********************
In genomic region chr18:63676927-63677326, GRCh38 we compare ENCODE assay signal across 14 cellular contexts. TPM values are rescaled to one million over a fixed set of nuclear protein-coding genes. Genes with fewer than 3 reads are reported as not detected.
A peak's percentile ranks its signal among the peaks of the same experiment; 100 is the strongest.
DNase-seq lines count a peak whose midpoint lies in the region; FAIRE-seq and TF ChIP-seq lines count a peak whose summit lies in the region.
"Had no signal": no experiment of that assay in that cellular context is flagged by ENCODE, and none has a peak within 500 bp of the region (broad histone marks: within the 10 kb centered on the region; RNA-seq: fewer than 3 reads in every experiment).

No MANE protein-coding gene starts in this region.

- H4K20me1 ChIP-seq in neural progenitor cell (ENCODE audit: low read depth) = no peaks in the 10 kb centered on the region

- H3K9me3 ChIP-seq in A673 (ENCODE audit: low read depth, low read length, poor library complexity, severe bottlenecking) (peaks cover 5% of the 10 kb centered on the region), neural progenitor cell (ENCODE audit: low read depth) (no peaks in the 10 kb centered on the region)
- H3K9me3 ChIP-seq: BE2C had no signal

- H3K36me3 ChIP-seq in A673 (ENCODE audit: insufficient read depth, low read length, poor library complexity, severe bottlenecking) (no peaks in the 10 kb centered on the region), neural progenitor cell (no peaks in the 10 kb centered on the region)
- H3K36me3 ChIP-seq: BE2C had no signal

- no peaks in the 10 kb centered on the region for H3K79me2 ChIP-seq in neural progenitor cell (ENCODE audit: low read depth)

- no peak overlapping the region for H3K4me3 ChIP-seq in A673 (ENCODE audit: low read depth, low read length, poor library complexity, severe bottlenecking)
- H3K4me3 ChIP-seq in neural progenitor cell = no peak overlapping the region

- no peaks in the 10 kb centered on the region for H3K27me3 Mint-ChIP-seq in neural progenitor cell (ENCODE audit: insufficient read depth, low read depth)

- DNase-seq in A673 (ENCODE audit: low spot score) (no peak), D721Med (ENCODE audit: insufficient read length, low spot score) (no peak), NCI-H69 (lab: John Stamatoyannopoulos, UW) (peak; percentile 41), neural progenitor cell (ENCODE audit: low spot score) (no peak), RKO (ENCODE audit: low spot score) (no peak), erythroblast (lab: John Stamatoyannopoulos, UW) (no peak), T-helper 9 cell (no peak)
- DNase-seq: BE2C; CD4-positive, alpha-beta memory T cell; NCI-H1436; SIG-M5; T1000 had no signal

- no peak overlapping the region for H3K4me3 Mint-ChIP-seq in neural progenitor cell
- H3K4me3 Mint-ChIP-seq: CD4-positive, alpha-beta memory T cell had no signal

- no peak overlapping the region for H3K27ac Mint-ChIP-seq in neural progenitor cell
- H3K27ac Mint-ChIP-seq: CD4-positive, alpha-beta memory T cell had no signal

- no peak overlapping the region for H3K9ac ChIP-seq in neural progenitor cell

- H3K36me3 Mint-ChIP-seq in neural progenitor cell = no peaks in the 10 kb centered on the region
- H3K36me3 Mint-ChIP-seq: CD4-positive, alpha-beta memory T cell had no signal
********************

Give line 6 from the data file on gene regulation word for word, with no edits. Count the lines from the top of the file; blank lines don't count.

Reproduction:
- H4K20me1 ChIP-seq in neural progenitor cell (ENCODE audit: low read depth) = no peaks in the 10 kb centered on the region